Once you start following the routine you’ve established, it can be easy to slack off if you’re not careful. If you let yourself slip or decide to “take it easy” for a day, it can eventually lead to you dropping the walking routine altogether. Here are a couple of ways you can keep your walking routine engaging and fun.
Establishing goals for yourself is a sure way to get the most out of any activity. Goals help you to structure your time and effort. They also give you something to work toward, which provides you with reason to push yourself. Achieving your goals also makes you feel accomplished, which leads to a boost to your self-esteem.
Setting goals is especially important when it comes to walking for fitness. Of course, walking is still great for your body if you set out without a plan. You will still get some benefit out of each walk. However, in order for walking to have a serious positive impact on your health, you’ll have to walk on a more regular basis.
It’s best to start out small. For many new walkers, this means planning to walk for around fifteen to twenty minutes. While this may not seem like much walking, remember that it’s important to set goals that aren’t too hard to accomplish. If, once you go on your walk, twenty minutes doesn’t seem like enough, feel free to start out with a longer walk next time.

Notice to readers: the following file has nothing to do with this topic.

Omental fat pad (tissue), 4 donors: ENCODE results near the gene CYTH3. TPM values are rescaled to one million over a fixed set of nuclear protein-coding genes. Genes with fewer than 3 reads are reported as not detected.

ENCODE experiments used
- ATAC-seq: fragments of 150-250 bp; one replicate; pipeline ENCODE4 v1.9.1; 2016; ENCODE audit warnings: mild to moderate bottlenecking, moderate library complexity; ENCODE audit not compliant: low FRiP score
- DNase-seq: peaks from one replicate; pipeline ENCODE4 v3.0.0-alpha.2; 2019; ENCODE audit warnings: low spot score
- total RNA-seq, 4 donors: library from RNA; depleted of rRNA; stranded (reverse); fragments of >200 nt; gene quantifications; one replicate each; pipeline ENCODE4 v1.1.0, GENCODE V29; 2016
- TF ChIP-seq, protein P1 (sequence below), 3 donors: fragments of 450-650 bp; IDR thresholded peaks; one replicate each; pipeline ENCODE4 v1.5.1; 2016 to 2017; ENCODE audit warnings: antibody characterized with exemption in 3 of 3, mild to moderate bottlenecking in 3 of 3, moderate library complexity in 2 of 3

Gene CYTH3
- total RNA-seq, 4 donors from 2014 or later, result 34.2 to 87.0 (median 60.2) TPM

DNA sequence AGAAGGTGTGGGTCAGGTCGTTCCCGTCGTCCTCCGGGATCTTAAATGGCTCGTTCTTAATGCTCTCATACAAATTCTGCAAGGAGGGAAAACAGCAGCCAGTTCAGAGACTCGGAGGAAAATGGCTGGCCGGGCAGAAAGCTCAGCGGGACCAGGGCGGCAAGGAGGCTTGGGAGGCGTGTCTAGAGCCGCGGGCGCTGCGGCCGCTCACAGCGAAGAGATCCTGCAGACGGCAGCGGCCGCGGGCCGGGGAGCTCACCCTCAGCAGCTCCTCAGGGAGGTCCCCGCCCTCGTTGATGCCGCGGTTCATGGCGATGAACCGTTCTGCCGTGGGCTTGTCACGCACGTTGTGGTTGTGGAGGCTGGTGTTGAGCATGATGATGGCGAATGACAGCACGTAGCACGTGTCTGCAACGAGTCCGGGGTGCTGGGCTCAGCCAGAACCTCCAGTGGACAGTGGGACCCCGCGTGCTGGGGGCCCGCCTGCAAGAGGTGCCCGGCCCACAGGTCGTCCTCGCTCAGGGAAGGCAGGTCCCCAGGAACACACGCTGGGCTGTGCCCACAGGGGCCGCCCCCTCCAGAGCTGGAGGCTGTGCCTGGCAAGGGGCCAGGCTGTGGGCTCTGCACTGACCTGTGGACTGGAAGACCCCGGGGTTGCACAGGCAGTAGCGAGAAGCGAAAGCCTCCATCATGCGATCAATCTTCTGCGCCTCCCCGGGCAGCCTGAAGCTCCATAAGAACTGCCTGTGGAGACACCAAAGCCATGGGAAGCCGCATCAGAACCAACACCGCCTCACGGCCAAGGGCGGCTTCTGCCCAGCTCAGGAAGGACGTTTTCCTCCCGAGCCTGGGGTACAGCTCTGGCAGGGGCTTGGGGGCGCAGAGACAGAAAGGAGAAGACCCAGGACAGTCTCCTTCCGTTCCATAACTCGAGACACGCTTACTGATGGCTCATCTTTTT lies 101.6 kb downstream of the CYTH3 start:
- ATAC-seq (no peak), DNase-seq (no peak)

Once you have determined a reasonable distance goal, and you’ve managed to achieve it with each of your walks, it’s important to step it up. Of course, how exactly you add to your workout is up to you. But, if you add some time to each workout at regular intervals, you can expand on the fitness progress you’re already making.
Once your goals are established, backing down from your walking routine will be like breaking a promise to yourself. Keep track of how many days you can successfully follow your routine. This will give you that extra drive to get out and walk. If you’re thinking about skipping a day, you’ll have to reset your count.
Mix It Up
One reason you may find yourself straying from your walking routine is that doing the same thing day after day can become tedious. While this is true, there’s no reason that your walk has to be the same every day. Turning each walk into a different experience can be as easy as walking in a different direction.